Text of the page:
Cuba is a class society in which class inequality is growing much like in the rest of Latin America–even if some of those who correctly defend its right to self-determination prefer to bury their heads in the sand and refuse to acknowledge it. Revolutionary socialists are not in the business of advising Castro how to rule more or less effectively. This is what the Russian revolutionary leader Vladimir Lenin referred to when he wrote about "the need for a determined struggle against attempts to give a communist coloring to bourgeois-democratic liberation trends in the backward countries."21 We believe that it is up to the Cuban working class to wrestle power away from the bureaucratic ruling class that runs its country. But this is a fight that is doubly stacked against it because it not only needs to fight against its local rulers but it also needs to guard its back against any attempts by Uncle Sam to dig in its dirty paws. Cuba’s workers will need our support when they move to challenge their rulers, and also when the U.S. threatens to use whatever means to regain control over them. If Cuban workers are to stand up to their regime and to imperialism, we need to build an anti-imperialist movement in the U.S. for them to ally with–one that takes a stand against U.S. designs on Cuba without identifying with the Cuban regime.

Héctor Reyes, a member of the International Socialist Organization in Chicago, and is a frequent contributor to the International Socialist Review


1 Paul Richter, "Anti-Castro policy can cut both ways," Los Angeles Times, May 18, 2003.

2 Howard Witt, "U.S. weighs new sanctions on Cuba," Chicago Tribune, April 29. 2003.

3 Marika Lynch, "D.C. foes of Cuba embargo quit group," Miami Herald, April 24, 2003. See also the reports on the failure of Secretary of State Colin Powell to pressure the OAS at its June summit to condemn Cuba, for example, Patrick Michael Rucker, "Throughout the Americas, U.S. increasingly isolated over Cuba," Christian Science Monitor, June 12, 2003.

4 "Pide Jeb Bush presionar a la comunidad mundial para derrocar a Fidel Castro," La Jornada (Mexico), April 12, 2003.

5 Witt, "U.S. weighs new sanctions."

6 Alfonso Chardy, "Cubans receiving fewer visas," Miami Herald, April 24, 2003.

7 Andrea Elliott and Elaine De Valle, "Cuban exiles shifting hard-line position," Miami Herald, February 12, 2003.

8 Tim Johnson, "Lawmakers seek eased Cuba travel rules," Miami Herald, May 15, 2003.

9 "Meet the Press," NBC News, April 13, 2003.

10 Clarence Page, "Resist Fidel Castro’s taunts by encouraging free speech," Chicago Tribune, May 18, 2003.

11 Gary Marx, "Ex-revolutionary’s jailing vexes even Cuba loyalists," Chicago Tribune, May 18, 2003.

12 Philip Peters, "What to do about Cuba?" Miami Herald, May 19, 2003.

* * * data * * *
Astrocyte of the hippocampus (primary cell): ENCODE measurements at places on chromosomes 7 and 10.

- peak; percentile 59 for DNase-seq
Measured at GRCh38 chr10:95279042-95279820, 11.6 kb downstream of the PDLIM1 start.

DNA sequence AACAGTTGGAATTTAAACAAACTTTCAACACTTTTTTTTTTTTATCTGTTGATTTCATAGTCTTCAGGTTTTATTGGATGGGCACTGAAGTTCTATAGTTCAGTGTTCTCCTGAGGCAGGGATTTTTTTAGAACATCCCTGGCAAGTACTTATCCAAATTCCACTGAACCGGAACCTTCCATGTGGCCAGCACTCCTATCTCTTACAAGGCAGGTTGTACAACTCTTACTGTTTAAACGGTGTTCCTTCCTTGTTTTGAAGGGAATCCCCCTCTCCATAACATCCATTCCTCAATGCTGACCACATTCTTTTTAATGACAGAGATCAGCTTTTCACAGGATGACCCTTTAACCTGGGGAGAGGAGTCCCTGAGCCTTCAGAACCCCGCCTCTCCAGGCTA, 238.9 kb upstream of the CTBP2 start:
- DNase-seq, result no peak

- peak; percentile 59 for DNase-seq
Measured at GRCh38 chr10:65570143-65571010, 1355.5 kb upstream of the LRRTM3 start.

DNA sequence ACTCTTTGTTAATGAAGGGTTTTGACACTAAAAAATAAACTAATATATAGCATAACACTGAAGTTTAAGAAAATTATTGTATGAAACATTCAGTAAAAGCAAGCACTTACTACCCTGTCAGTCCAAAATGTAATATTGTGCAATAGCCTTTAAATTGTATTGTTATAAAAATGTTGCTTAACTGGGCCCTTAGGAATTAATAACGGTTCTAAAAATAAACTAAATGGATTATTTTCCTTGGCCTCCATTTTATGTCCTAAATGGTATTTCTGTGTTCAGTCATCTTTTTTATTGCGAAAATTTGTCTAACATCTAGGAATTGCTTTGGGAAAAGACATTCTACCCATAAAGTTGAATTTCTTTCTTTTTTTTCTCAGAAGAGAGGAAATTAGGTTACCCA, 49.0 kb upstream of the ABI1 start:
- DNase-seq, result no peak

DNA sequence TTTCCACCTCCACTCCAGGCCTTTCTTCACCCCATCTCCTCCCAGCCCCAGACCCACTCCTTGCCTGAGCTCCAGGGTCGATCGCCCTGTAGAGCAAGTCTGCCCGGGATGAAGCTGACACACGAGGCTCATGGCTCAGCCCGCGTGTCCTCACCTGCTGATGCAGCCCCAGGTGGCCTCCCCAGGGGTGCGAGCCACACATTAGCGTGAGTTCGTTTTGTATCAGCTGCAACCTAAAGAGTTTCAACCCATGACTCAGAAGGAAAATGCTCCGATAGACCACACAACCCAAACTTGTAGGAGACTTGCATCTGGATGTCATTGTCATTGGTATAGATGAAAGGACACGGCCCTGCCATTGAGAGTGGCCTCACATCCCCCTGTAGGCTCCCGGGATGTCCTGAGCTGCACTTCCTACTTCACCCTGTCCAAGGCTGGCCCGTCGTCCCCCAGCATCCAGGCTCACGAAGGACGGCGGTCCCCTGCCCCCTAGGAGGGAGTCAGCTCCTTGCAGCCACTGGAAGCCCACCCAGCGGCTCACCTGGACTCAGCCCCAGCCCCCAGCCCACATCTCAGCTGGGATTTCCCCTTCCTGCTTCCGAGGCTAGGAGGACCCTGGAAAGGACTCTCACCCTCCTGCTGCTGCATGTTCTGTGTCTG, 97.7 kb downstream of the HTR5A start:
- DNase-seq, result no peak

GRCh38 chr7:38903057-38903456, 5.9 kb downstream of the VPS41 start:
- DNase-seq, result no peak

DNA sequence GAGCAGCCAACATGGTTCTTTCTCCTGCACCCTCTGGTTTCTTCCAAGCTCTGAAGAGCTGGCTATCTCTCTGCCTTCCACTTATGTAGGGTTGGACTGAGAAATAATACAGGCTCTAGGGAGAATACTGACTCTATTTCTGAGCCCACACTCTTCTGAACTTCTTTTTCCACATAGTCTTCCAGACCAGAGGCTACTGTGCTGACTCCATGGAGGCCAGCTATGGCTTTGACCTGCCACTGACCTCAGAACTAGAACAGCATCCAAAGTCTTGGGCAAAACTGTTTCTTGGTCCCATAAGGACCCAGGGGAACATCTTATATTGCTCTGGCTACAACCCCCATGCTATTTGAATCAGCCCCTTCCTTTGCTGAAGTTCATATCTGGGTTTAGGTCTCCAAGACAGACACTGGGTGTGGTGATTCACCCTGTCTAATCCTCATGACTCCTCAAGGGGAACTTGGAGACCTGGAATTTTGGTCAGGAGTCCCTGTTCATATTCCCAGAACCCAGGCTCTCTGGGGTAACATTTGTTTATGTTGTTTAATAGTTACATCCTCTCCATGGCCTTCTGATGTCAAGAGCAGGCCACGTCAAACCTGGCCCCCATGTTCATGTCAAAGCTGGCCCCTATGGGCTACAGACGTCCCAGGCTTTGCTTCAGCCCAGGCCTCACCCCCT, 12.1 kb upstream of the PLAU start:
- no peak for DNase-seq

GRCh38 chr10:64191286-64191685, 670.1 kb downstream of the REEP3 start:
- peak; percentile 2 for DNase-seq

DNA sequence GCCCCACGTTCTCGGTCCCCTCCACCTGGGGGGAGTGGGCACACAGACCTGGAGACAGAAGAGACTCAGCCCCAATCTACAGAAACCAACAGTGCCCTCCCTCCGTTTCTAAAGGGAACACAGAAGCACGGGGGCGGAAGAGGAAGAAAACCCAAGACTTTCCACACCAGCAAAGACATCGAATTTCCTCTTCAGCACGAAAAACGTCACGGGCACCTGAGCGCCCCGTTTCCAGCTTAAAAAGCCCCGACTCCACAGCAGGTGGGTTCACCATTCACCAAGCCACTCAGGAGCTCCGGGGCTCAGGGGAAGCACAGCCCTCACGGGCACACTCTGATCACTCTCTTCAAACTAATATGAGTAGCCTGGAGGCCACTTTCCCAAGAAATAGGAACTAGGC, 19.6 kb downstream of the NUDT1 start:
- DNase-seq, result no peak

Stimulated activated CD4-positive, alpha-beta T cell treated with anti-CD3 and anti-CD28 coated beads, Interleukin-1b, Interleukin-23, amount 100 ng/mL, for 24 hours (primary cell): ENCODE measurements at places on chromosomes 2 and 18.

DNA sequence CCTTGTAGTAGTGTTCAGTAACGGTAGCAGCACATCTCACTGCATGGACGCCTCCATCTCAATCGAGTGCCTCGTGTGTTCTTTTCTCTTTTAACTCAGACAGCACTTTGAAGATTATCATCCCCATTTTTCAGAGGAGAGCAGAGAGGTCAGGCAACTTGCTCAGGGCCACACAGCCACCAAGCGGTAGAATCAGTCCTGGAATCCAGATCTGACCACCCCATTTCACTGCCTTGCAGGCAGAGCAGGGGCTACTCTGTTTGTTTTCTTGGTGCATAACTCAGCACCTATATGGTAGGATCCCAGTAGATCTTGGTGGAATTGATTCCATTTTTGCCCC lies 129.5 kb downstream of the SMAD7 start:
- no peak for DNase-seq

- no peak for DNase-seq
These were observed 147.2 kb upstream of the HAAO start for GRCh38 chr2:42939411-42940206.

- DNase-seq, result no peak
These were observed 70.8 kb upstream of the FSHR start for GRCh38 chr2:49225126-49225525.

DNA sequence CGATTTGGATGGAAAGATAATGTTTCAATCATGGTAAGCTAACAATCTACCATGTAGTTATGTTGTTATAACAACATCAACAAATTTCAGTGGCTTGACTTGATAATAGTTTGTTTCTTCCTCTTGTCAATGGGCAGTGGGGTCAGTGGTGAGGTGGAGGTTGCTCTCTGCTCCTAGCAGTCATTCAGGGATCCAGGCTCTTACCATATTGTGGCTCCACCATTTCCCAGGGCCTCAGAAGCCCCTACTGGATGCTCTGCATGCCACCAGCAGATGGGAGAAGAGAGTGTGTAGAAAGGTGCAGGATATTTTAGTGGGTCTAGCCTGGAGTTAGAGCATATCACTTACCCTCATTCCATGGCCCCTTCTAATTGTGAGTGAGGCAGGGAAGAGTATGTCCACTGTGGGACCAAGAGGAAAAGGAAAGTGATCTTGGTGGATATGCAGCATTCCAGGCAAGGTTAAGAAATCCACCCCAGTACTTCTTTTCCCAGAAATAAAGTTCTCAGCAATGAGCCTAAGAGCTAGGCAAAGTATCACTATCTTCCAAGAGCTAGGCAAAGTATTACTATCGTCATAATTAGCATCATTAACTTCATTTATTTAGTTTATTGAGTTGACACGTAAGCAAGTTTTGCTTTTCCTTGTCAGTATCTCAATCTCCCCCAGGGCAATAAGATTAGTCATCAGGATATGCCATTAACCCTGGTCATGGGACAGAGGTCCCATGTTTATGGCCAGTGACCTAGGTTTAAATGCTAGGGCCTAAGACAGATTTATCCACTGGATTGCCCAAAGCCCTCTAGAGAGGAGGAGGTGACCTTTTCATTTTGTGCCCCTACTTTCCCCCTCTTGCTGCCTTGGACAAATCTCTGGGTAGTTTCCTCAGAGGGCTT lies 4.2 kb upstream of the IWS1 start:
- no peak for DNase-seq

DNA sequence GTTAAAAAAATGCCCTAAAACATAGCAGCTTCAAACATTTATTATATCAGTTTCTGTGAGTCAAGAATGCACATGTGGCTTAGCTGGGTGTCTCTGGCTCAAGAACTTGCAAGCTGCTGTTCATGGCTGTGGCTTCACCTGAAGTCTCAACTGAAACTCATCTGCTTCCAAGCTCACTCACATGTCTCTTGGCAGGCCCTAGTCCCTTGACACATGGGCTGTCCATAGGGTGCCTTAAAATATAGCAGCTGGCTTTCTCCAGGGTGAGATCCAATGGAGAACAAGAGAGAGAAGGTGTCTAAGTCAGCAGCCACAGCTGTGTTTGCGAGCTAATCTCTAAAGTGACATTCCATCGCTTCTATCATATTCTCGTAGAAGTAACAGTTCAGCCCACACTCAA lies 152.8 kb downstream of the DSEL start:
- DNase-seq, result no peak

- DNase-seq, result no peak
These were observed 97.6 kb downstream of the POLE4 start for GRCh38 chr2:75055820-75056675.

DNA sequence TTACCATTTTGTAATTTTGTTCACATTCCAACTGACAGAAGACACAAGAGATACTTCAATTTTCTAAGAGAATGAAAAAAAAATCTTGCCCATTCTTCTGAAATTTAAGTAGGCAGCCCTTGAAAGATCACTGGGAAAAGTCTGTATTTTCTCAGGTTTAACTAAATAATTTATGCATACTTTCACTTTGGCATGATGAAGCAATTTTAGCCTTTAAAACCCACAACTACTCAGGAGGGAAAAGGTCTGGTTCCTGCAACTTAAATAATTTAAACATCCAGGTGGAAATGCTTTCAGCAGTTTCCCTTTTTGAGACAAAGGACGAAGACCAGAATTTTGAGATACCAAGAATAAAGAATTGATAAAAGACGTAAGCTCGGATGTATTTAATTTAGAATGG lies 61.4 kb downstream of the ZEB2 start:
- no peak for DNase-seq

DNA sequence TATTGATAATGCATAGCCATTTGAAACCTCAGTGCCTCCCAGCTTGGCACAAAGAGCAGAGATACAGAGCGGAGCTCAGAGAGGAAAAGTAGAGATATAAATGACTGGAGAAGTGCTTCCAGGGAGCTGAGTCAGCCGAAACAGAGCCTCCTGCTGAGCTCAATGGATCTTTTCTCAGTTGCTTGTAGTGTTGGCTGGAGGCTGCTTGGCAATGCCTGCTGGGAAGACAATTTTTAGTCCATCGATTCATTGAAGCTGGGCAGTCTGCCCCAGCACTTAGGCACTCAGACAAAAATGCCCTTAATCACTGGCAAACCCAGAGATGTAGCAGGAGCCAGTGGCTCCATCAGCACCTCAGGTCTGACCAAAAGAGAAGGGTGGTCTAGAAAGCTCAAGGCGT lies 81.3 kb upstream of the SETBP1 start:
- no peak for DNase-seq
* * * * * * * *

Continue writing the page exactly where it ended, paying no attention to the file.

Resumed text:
13 James Petras, "The responsibility of the intellectuals: Cuba, the U.S. _and human rights," May 1, 2003, available online at

14 For a more thorough explanation of this analysis see Héctor Reyes, "Cuba: The Crisis of State Capitalism," International Socialist Review 11, Spring 2000, p. 47.

15 Ron Howell, "Tourism reviving racism in Cuba," Chicago Tribune, May 18, 2001.

16 Laurie Goering, "Cuban businesses in the midst of revolution," Chicago Tribune, August 13, 2001.

17 Vanessa Bauza, "As Castro ages, brother Raul’s profile rises," Chicago Tribune, July 4, 2001.

18 Gerardo González Nuñez, "¿Se encuentra Cuba en transición? Premisas y condicionantes de la encrucijada actual," in Gerardo González Nuñez and Emilio Pantojas García, eds., El Caribe en la era de la globalización (Hato Rey, Puerto Rico: Centro de Investigaciones Sociales: Publicaciones Puertorriqueñas Editores, 2002).

19 The Varela Project is perhaps the most ambitious of the efforts undertaken by the dissidents. It is an initiative to bring about a combination of democratic changes and recognition of private capitalist enterprises through a referendum based on the current Cuban constitution. About 11,000 signatures were collected and delivered to the Asamblea Nacional. It would be a mistake to assume that everyone who has signed the Varela petition or who describes himself/herself as a dissident is willing to ally with right-wing exiles or the U.S. government. The Varela project was spearheaded by Oswaldo Payá Sardiñas, who has been received coldly by hardliners in the Miami exile community who accuse him of being a collaborator of the Cuban government. He was even allowed by the Cuban government to visit Florida in January. The Varela petition can be examined at

20 Petras, "The responsibility of the intellectuals."

21 V. I. Lenin, "Draft Theses on National and Colonial Questions" for the Second Congress of the Communist International, June 5, 1920, available online at"05.htm.